Geophysical flows, like avalanches and debris flows, are characterized by the gravity-driven motion of a granular medium immersed in an interstitial fluid. To better understand their dynamics, laboratory investigations represent invaluable tools and are essential to study several peculiar features (e.g. the effects of fixed boundaries, non-local momentum exchanges, segregation effects) that are difficult to isolate at the field scale. An experimental study on dry granular flows in a chute geometry is reported. Different basal conditions are investigated by varying the bed roughness. Several flow rates are investigated by adjusting the inflow boundary condition. By employing two high-speed cameras and particle image velocimetry (PIV) technique, accurate velocity measurements (typical error ≈0.004 m/s) could be obtained at sidewall and free surface. An innovative stochastic-optical method [Sarno et al., Granul. Matter, 2016], which exploits highly controlled illumination conditions guaranteed by a flickering-free planar lamp, allowed to obtain reliable volume fraction profiles (typical error ≈0.025). The method uses a transfer function, numerically determined on random grain distributions of known volume fraction. This function stochastically relates the near-wall volume fraction with a measurable quantity, named two-dimensional volume fraction and accessible by binarization of digital pictures, taken by a high-speed camera. The combined knowledge of velocity and volume fraction fields allowed a detailed description of the rheological behavior of channelized granular flows and of the effects of the flume boundaries. The superposition of different flow regimes is revealed by different shapes of velocity and volume fraction profiles along the flow depth. It emerges that frictional momentum exchanges increase at the expense of collisional mechanisms with increasing depth. This behavior appears related to the sidewall resistances and to the increasing normal pressures.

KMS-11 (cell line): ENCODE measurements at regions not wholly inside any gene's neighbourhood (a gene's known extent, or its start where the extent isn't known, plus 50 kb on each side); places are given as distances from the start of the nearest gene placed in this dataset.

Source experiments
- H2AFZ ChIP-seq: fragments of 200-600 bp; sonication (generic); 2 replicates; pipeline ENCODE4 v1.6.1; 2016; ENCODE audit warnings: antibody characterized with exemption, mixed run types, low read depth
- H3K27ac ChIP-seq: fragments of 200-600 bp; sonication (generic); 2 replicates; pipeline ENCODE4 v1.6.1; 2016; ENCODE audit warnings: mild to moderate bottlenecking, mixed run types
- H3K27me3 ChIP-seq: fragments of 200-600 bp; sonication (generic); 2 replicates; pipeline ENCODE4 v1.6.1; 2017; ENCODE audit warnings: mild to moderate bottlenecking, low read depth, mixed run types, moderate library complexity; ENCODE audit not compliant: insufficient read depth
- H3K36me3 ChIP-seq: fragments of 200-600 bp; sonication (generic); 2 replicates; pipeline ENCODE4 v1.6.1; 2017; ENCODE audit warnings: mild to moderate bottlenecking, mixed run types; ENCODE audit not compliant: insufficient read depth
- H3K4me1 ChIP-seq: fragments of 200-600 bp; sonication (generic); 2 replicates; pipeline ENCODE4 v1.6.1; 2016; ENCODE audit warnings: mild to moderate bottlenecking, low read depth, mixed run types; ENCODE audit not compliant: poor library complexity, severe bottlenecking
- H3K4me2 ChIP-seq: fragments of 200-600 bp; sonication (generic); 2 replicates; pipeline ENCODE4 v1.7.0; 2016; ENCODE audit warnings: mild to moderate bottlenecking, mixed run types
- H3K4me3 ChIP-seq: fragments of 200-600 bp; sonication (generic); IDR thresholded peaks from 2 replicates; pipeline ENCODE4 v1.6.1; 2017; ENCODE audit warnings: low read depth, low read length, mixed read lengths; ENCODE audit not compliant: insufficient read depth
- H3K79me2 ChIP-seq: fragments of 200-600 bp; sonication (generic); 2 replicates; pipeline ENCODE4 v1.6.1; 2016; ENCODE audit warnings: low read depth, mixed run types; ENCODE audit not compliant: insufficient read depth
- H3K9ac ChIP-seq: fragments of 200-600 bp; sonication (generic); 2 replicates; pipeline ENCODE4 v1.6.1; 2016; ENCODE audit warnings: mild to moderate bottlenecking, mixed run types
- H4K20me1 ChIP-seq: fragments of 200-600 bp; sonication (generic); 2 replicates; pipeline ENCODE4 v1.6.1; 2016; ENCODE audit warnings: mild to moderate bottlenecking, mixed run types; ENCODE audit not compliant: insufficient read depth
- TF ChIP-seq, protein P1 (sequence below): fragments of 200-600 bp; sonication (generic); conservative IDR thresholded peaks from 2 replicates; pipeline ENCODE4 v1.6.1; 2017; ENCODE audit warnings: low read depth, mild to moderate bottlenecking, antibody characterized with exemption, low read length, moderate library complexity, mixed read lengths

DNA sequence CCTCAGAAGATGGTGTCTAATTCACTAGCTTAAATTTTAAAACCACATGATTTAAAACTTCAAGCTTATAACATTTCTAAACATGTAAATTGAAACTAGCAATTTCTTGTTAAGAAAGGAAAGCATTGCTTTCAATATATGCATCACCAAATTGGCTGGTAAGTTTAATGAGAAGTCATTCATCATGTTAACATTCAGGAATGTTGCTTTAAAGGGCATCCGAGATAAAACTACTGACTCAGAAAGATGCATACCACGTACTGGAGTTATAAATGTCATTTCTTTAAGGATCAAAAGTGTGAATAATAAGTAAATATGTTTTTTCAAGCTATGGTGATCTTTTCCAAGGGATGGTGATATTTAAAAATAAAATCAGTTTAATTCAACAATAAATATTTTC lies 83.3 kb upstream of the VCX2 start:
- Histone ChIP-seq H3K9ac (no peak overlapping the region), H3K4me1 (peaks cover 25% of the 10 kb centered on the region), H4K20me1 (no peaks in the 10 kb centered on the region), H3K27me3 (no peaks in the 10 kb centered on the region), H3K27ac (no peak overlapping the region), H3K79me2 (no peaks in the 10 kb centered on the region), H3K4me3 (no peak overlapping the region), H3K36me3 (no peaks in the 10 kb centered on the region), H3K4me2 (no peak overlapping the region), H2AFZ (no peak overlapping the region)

Optical measurements of velocity and of solid volume fraction in fast dry granular flows in a rectangular chute

Sarno L.;Carleo L.;Papa M. N.;Villani P.
2019

Abstract

Geophysical flows, like avalanches and debris flows, are characterized by the gravity-driven motion of a granular medium immersed in an interstitial fluid. To better understand their dynamics, laboratory investigations represent invaluable tools and are essential to study several peculiar features (e.g. the effects of fixed boundaries, non-local momentum exchanges, segregation effects) that are difficult to isolate at the field scale. An experimental study on dry granular flows in a chute geometry is reported. Different basal conditions are investigated by varying the bed roughness. Several flow rates are investigated by adjusting the inflow boundary condition. By employing two high-speed cameras and particle image velocimetry (PIV) technique, accurate velocity measurements (typical error ≈0.004 m/s) could be obtained at sidewall and free surface. An innovative stochastic-optical method [Sarno et al., Granul. Matter, 2016], which exploits highly controlled illumination conditions guaranteed by a flickering-free planar lamp, allowed to obtain reliable volume fraction profiles (typical error ≈0.025). The method uses a transfer function, numerically determined on random grain distributions of known volume fraction. This function stochastically relates the near-wall volume fraction with a measurable quantity, named two-dimensional volume fraction and accessible by binarization of digital pictures, taken by a high-speed camera. The combined knowledge of velocity and volume fraction fields allowed a detailed description of the rheological behavior of channelized granular flows and of the effects of the flume boundaries. The superposition of different flow regimes is revealed by different shapes of velocity and volume fraction profiles along the flow depth. It emerges that frictional momentum exchanges increase at the expense of collisional mechanisms with increasing depth. This behavior appears related to the sidewall resistances and to the increasing normal pressures.
978-057851082-8
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Utilizza questo identificativo per citare o creare un link a questo documento: http://hdl.handle.net/11386/4744820
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